The Trevor Project, the largest national LGBTQ youth suicide-prevention organization, has seen a “dramatic spike” in calls, online chats, and texts from transgender youth following President Donald Trump’s tweets about transgender military service members and the introduction of a “bathroom bill” in the Texas legislature.
On an average day, the Trevor Project usually receives 178 contacts — 7.3 percent of whom self-identify as transgender, the group revealed in a statement. But within 24 hours of Trump’s tweets in late July saying that transgender people would not be allowed to serve in the U.S. military “in any capacity,” the number of calls from transgender youth increased to 17.5 percent of contacts the organization received.
Additionally, during the week following the proposal of an anti-trans “bathroom bill” in Texas — which was first introduced in January and is currently being considered as part of a month-long special legislative session — the contacts from transgender youth doubled to 14.7 percent. Like the North Carolina “bathroom bill” before it, this piece of legislation requires use of the bathrooms in public facilities comporting with one’s birth-certificate gender and would go against local ordinances protecting transgender rights.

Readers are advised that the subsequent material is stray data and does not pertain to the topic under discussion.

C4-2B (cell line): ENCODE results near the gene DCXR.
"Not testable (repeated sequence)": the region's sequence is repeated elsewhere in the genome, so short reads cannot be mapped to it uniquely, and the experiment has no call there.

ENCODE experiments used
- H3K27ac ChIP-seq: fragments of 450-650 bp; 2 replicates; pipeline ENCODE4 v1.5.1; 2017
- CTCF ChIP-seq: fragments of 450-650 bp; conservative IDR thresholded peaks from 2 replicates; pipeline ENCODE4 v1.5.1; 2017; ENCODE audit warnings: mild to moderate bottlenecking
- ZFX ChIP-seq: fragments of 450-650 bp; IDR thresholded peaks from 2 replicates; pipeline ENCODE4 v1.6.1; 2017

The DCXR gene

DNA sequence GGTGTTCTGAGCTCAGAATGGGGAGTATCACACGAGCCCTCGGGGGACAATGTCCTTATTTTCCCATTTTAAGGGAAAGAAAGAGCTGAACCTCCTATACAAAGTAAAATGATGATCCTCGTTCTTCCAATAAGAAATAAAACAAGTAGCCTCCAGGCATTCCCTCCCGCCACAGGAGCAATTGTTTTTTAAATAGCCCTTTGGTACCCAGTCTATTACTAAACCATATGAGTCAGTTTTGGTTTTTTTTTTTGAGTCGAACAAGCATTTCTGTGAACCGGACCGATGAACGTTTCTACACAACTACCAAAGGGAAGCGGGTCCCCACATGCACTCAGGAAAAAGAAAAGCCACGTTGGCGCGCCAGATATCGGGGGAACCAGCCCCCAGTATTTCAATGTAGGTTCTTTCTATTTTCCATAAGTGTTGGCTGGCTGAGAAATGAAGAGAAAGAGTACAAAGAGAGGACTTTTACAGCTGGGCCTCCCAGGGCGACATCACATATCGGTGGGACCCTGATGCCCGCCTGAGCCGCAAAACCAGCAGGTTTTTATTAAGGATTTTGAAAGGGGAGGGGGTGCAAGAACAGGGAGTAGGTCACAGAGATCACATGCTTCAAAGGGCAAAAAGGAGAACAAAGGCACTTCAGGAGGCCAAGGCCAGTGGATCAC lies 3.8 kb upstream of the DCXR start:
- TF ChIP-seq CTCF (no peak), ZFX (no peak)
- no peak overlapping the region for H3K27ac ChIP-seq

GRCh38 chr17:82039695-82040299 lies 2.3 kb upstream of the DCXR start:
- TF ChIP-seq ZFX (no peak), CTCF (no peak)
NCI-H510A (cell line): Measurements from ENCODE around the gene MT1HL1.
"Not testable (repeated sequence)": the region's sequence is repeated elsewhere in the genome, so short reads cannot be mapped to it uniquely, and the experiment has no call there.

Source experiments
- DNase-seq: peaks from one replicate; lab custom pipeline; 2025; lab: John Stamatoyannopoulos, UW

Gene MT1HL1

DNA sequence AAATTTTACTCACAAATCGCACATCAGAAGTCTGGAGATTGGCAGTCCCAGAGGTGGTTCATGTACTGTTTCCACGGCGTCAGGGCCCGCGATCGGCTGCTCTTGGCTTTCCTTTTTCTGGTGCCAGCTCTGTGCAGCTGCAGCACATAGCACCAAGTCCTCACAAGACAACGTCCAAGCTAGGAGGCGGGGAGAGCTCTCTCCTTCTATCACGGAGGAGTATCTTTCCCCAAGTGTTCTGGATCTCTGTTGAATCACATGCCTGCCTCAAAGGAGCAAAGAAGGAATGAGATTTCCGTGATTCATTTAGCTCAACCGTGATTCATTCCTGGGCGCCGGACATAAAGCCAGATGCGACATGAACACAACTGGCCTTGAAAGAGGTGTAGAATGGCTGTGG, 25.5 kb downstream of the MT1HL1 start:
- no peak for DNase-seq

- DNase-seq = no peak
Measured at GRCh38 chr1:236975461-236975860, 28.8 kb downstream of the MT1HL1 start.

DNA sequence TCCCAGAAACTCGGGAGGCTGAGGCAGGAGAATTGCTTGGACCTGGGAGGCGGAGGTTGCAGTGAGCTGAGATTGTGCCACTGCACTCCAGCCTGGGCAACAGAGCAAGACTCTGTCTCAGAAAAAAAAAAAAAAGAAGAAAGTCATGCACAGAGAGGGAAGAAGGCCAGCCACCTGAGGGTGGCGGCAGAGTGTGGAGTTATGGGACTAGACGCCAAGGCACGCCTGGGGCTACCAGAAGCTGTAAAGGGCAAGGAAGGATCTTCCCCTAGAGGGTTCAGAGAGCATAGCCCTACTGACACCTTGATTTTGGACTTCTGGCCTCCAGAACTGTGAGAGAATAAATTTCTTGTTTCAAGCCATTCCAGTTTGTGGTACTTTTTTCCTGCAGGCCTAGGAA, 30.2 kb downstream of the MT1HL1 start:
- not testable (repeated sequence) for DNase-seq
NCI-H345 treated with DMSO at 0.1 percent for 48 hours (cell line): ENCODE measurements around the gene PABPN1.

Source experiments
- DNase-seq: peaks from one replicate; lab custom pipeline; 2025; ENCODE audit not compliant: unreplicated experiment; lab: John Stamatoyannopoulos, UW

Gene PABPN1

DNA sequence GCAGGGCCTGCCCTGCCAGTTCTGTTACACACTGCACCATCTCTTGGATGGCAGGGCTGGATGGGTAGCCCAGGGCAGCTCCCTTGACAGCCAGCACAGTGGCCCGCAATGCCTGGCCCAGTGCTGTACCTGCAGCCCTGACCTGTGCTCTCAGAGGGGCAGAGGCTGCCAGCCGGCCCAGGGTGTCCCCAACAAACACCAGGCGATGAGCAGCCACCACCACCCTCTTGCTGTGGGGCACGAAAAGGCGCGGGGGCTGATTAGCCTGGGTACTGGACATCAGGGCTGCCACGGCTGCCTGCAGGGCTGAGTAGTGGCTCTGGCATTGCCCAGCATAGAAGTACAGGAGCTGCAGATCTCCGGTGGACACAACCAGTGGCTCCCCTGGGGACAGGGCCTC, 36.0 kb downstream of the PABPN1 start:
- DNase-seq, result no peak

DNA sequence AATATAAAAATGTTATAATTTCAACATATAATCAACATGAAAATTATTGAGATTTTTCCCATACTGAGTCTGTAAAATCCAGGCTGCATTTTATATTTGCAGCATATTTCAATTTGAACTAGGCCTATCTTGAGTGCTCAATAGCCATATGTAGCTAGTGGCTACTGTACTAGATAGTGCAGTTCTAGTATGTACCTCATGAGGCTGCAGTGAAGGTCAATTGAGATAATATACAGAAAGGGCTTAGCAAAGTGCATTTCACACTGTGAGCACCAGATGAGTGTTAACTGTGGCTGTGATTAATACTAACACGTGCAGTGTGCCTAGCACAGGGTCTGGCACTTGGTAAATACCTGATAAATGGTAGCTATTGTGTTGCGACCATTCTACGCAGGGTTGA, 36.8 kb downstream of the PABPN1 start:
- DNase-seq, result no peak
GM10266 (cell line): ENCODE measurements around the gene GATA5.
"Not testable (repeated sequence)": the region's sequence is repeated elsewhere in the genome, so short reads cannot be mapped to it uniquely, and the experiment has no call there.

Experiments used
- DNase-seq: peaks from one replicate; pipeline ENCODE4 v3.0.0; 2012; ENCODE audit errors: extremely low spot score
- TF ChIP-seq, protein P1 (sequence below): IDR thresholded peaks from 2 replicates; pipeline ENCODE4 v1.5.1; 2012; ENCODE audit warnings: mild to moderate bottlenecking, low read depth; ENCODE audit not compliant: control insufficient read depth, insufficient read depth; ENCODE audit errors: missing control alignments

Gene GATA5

“This data makes clear that our elected officials can no longer ignore that their anti-transgender rhetoric is putting lives at risk,” Trevor Project’s CEO and executive director Amit Paley said in a statement. “Anti-LGBTQ rhetoric and legislation directly leads to crisis among our community’s young people.” Paley went on to say that the Trevor Project will continue to operate “around-the-clock” as a resource for LGBTQ youth, but that it’s also vital for elected officials to “stop throwing young people into crisis for political gain.”